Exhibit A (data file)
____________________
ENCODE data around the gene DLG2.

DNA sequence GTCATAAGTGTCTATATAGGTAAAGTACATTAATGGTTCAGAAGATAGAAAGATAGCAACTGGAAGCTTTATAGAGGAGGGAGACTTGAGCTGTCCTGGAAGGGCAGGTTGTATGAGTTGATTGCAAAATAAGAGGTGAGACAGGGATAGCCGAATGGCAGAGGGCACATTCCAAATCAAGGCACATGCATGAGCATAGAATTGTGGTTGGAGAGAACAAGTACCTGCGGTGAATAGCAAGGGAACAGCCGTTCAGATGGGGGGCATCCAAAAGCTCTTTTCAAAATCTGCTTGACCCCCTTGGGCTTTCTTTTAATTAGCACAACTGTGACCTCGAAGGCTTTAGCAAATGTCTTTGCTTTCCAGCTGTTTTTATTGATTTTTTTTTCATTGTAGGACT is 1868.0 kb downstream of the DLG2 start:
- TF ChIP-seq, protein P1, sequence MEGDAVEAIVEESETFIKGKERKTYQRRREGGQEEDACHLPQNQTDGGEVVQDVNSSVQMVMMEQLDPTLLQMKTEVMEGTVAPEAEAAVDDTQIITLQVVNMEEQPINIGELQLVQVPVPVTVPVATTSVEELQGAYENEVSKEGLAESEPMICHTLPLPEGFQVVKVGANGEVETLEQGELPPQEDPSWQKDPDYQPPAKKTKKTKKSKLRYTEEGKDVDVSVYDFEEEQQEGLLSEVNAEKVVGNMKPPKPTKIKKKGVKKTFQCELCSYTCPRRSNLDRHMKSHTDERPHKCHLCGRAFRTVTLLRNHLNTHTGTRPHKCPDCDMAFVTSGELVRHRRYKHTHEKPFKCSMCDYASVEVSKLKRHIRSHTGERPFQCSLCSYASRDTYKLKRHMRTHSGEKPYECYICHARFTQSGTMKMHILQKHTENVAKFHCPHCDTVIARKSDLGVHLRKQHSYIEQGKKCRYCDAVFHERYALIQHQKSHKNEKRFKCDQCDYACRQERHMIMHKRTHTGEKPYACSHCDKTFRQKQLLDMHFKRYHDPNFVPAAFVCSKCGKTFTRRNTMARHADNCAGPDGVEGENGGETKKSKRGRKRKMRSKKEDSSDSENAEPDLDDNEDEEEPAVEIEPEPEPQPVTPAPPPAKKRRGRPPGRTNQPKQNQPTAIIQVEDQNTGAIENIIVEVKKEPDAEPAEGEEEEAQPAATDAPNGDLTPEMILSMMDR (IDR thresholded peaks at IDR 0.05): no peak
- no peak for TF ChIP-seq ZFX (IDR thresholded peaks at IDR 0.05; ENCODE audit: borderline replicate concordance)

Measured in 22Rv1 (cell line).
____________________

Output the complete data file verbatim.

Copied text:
ENCODE data around the gene DLG2.

DNA sequence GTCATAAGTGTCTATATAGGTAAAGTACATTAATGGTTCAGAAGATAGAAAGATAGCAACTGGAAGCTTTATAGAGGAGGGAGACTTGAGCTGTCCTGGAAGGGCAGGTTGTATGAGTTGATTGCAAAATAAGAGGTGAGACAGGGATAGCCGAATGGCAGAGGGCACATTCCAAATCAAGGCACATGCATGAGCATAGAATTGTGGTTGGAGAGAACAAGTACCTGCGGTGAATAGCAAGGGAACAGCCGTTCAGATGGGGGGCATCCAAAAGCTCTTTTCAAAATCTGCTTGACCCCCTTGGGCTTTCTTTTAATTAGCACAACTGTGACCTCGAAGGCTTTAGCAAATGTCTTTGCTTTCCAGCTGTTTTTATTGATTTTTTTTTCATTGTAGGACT is 1868.0 kb downstream of the DLG2 start:
- TF ChIP-seq, protein P1, sequence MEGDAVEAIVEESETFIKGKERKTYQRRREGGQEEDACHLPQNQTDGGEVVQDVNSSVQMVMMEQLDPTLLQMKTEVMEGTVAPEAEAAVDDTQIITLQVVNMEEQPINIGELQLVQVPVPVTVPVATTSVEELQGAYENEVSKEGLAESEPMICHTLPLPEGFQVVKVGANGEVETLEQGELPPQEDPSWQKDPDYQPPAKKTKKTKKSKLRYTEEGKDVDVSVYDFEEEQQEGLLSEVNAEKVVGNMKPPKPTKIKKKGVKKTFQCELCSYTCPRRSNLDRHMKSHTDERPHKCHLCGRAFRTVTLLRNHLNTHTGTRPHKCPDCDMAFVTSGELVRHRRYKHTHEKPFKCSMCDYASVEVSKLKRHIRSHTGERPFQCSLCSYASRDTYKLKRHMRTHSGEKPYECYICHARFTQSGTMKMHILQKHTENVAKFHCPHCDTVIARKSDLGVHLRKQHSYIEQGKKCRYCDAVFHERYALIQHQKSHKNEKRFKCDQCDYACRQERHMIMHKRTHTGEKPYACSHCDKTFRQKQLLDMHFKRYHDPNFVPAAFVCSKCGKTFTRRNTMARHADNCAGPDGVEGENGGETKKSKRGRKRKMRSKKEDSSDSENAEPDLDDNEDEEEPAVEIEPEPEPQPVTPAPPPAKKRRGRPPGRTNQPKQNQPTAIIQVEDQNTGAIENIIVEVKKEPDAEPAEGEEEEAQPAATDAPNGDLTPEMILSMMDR (IDR thresholded peaks at IDR 0.05): no peak
- no peak for TF ChIP-seq ZFX (IDR thresholded peaks at IDR 0.05; ENCODE audit: borderline replicate concordance)

Measured in 22Rv1 (cell line).